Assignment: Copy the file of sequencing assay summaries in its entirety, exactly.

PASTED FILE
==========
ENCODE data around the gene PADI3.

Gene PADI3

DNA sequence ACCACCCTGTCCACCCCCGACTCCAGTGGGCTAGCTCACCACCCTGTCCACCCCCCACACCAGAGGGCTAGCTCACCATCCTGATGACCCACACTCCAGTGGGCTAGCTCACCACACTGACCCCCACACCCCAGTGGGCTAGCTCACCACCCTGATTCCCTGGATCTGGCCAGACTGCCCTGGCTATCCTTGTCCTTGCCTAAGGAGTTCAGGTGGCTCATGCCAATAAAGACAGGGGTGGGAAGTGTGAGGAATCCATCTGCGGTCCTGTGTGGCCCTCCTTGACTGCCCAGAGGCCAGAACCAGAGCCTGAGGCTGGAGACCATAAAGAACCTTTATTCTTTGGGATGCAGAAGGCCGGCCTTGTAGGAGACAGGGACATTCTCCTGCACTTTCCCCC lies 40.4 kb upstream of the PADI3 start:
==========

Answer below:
ENCODE data around the gene PADI3.

Gene PADI3

DNA sequence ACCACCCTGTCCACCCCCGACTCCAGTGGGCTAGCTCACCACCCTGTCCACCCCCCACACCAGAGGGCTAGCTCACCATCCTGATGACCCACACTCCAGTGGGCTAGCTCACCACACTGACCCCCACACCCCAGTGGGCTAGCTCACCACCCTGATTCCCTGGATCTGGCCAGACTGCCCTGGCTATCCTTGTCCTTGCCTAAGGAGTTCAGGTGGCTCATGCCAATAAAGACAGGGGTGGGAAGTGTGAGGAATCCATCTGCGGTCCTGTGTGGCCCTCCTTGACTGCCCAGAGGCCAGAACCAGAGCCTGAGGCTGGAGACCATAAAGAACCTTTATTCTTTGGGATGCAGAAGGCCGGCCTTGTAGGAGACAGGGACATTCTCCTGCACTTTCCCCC lies 40.4 kb upstream of the PADI3 start: